The sit-in event was big news in California, as California's disappointed Goldwater supporter, Ronald Reagan, looked on from his home near Malibu with concern. Reagan would be running for governor in 1966. He would blend the Free Speech and the Hippies and would describe the events in Berkeley as one reason to vote for him — "to clean up the mess at Berkeley." Conservatives thought liberals were too inclined toward tolerance and sweet kindness. The conservative Reagan during his campaign for governor had no such feelings toward the student activists at Berkeley. He lashed out out at appeasement of campus malcontents by the California university system president, Clark Kerr, and appeasement by his opponent, Governor Pat Brown. Reagan called for keeping the university "isolated from political influence" and denounced students who want to rebel rather than just study. He was on his way proving he was more than just an actor, and on his way to becoming Governor of California.

Social Unrest, 1965-67

Under Johnson in 1965, there came more landmark legislation: the creation of Medicare and Medicaid, and the Voting Rights Act that prohibited racial discrimination regarding the ability to vote. There was Education Act which funded schools and school districts with a high percentage of students from low-income families — a part of Johnson's War on Poverty. And there was the Freedom of Information Act against excessive government secrecy.

In February in New York City, Malcolm X was assassinated — not something that could be pinned on the Johnson administration.

Neither could the troubles associated with Selma, Alabama. There, in the month of March, attempts were made to march fifty miles from Selma to the state capital, Montgomery, marches that were stopped by local police. On March 7, 1965, marchers were beaten and gassed when attempting to cross Edmund Pettus Bridge. It was to be described as "Bloody Sunday." It was broadcast on television and would be described as leading to the passage of the Voting Rights Act of 1965, passed in the US Senate by a 77-19 vote on May 26 and in the House of Representatives by a vote of 333-85 on July 9. The Republican Senate leader, Dirksen of Illinois helped to draft the legislation after his reluctance was overcome by his awareness of the police violence.

Johnson got on the phone with Alabama's governor, George Wallace, and told him "The Negro is going to win his right to participate in his own government," and he told Wallace to "consider history's verdict" and added: "You ought to be thinking of where you will stand in 1995, not 1965."

On March 25th, meanwhile, Klansmen shot to death Viola Liuzzo, of Michigan, as she was driving marchers from Montgomery back to Selma.

In August in Hayneville, Alabama, a construction worker and deputy Sheriff, Tom Coleman, wielding a shotgun, killed the Episcopal seminarian and civil rights activist Jonathan Daniels as Daniels was shielding a 17-year-old. Daniels and a group of young blacks were trying to buy cold soft drinks at a store that served non-whites.

In August, 1965, it was the uprising in the community of Watts in Los Angeles that became a center of attention — seven days of rebellion quelled with the help of the California Army National Guard.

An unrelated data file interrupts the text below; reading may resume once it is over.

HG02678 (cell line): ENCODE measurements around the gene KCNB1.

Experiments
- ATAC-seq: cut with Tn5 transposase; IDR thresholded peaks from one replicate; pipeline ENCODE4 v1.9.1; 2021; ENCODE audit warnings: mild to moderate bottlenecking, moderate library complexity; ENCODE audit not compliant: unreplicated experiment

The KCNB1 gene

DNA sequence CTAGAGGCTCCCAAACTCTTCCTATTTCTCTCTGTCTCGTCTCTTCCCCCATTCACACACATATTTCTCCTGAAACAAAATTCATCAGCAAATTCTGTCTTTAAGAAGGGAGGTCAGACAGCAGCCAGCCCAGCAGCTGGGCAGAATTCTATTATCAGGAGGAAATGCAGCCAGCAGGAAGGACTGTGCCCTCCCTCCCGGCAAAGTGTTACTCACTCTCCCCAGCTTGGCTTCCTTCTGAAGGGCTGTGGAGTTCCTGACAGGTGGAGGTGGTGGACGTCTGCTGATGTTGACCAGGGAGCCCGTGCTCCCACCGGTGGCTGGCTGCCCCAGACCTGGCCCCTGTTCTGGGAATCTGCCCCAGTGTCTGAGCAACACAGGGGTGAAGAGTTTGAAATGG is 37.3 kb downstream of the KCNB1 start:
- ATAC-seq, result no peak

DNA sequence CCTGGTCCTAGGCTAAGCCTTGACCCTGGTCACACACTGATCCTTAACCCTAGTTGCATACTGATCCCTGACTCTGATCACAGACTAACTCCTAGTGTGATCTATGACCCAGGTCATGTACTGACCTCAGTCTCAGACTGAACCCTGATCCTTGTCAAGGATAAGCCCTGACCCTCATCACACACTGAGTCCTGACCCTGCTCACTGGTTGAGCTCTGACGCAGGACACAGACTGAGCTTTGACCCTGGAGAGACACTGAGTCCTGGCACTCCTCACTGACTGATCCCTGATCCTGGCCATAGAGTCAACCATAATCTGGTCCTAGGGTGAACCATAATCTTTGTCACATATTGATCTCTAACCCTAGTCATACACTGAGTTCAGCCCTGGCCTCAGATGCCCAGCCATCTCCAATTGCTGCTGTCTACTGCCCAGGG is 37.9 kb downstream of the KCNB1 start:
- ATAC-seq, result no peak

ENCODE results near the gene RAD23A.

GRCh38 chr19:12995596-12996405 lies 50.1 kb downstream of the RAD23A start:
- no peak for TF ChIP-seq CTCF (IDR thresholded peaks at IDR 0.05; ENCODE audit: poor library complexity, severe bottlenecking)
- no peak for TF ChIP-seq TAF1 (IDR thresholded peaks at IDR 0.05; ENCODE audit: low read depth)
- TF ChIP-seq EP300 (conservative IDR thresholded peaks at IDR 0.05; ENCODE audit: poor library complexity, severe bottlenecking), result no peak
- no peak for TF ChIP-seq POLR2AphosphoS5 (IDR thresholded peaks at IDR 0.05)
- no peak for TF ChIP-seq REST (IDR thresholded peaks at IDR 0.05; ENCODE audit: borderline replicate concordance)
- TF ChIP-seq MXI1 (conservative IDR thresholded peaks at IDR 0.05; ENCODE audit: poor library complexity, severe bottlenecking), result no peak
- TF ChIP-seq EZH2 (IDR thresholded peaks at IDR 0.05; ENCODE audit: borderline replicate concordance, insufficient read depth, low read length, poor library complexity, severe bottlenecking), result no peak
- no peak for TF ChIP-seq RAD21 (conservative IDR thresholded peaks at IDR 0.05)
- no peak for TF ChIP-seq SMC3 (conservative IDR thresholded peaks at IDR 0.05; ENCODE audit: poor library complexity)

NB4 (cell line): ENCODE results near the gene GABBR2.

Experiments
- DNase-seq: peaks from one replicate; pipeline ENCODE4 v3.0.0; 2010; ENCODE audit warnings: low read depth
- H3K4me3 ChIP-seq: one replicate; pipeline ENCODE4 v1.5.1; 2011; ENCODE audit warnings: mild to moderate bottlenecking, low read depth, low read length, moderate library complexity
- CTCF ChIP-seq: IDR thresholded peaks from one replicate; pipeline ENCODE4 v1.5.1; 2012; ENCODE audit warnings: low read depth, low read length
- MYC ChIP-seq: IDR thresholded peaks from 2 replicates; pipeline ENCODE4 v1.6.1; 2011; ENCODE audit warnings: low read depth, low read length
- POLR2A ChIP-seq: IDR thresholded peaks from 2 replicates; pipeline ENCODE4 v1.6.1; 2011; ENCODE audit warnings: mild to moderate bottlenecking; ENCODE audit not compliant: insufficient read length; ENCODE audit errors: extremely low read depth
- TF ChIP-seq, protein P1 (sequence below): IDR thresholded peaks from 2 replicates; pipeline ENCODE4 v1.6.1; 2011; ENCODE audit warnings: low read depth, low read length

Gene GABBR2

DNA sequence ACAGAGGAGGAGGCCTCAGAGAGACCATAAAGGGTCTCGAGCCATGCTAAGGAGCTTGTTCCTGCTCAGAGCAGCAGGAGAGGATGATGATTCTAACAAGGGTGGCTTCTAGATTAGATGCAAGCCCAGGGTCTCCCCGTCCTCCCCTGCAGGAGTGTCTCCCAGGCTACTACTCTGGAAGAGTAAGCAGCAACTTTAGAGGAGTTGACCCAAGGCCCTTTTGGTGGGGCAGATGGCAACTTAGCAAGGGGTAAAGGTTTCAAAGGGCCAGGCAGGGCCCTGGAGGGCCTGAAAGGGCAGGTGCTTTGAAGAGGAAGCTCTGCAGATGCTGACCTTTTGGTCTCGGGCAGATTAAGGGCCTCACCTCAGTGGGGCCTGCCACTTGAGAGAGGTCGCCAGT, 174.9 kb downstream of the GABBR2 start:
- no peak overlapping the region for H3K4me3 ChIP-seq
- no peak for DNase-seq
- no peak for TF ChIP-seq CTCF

In 1966, civil rights activist James Meredith was shot while on his "March Against Fear" from Memphis Tennessee. The march continued, joined by an angry young activist Stokely Carmichael, Martin Luther King Jr, and many others.

On Jul 18-23, 1966, violence in Cleveland's predominately black neighborhoods included arson destroying several blocks of homes and businesses. Four people were killed and 30 critically injured before the Ohio National Guard "restored order."

In 1967 there was what was called the long hot summer. There were uprisings in the Roxbury section of Boston. An uprising in Buffalo that lasted five days, uprisings in Newark, in Detroit, in Cairo (Illinois), and in Memphis. President Johnson appointed the Kerner Commission to assess the causes of the violence. The report would be released in early 1968 and would conclude that the "rioting" of 1967 was the result of black frustration over a lack of economic opportunity. The Republican Party Platform would declare that "Our Inner cities have become centers of despair... Millions of Americans are caught in the cycle of poverty—poor education, unemployment or serious under-employment, and the inability to afford decent housing."

Meanwhile, the conservative John Birch Society (not to be confused with mainstream Republicans) had published an article that asked: "What's Wrong with the Civil Rights Movement?" It claimed that nothing was wrong except that "the American Negro" was better off than negroes elsewhere thanks to whites, and it claimed that the Civil Rights Movement "has been deliberately and almost wholly created by the Communists, patiently building up to this present stage for more than forty years."

Johnson's ideas about Vietnam

In March 1965 3,500 US Marines arrived in South Vietnam – the first ground force units from a foreign power since the war between the Vietnamese and the French. In April at John Hopkins University he described their purpose: to help South Vietnam defend its independence. Vietnam was one country that was supposed to be united by elections, and the Marines found themselves fighting villagers in South Vietnam.